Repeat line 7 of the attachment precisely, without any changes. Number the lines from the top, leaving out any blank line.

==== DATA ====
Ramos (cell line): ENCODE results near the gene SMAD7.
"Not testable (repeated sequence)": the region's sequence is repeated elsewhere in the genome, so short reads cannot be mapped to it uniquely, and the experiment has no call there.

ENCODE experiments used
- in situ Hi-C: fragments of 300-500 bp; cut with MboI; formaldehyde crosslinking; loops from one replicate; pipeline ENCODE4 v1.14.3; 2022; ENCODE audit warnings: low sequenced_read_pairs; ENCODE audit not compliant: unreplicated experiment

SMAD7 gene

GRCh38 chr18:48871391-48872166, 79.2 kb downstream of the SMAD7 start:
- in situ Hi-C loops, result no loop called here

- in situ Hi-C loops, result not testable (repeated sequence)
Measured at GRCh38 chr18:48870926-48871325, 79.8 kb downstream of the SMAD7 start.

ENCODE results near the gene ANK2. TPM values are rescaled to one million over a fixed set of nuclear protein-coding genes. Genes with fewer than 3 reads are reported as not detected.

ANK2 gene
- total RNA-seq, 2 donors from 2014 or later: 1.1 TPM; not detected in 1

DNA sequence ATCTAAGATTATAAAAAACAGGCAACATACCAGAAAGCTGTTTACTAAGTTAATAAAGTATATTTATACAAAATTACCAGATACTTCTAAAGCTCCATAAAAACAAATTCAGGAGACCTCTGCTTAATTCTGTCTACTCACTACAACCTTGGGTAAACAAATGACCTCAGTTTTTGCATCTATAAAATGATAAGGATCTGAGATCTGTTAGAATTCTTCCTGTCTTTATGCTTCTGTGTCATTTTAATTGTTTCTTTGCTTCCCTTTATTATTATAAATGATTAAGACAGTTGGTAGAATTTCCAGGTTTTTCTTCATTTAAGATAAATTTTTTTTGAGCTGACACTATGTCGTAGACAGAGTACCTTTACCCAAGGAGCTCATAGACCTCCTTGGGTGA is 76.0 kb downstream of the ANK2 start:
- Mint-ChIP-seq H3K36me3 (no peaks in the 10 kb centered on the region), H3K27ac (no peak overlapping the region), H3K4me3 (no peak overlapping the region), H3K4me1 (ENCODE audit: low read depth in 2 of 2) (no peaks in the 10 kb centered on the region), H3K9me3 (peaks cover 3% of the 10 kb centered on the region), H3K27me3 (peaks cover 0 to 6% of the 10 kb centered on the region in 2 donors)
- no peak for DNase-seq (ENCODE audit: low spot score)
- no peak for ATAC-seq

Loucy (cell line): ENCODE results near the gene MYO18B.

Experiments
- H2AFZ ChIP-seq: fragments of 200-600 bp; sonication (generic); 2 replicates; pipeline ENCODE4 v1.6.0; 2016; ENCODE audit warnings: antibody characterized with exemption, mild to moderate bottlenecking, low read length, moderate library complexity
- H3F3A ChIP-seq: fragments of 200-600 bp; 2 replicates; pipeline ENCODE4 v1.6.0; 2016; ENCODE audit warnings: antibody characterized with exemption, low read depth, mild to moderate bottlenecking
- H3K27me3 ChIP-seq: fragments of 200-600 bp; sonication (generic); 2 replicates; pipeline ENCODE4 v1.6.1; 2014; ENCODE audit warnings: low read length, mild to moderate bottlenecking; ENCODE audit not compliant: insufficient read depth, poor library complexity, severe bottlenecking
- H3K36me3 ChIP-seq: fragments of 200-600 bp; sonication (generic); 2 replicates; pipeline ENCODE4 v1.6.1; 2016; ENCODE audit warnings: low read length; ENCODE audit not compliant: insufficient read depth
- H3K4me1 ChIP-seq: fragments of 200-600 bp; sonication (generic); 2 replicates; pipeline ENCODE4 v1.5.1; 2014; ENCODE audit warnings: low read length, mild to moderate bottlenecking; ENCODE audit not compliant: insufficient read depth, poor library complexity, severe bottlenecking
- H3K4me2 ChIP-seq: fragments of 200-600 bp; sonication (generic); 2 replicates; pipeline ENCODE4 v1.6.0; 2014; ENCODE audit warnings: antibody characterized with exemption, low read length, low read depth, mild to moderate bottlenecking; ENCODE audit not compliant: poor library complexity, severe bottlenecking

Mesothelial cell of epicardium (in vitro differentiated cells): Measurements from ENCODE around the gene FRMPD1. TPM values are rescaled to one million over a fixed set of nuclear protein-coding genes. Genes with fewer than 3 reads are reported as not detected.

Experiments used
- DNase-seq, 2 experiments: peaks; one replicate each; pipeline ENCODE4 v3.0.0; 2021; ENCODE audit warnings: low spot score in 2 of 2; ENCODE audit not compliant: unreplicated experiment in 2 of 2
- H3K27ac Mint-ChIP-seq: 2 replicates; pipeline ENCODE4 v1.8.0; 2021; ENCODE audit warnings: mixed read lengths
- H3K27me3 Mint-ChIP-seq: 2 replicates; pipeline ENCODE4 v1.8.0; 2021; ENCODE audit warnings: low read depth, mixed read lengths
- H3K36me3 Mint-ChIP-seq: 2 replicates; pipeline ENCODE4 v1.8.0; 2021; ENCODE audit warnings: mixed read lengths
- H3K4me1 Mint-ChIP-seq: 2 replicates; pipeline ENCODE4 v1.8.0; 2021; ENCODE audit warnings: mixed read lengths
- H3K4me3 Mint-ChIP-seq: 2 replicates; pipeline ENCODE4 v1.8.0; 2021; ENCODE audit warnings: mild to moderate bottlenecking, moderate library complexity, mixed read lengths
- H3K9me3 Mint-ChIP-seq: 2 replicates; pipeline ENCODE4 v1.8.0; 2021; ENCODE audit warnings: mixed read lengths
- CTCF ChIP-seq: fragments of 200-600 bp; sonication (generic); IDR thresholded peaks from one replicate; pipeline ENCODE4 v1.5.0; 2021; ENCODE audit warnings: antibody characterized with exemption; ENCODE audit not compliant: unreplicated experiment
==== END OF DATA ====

- in situ Hi-C loops, result no loop called here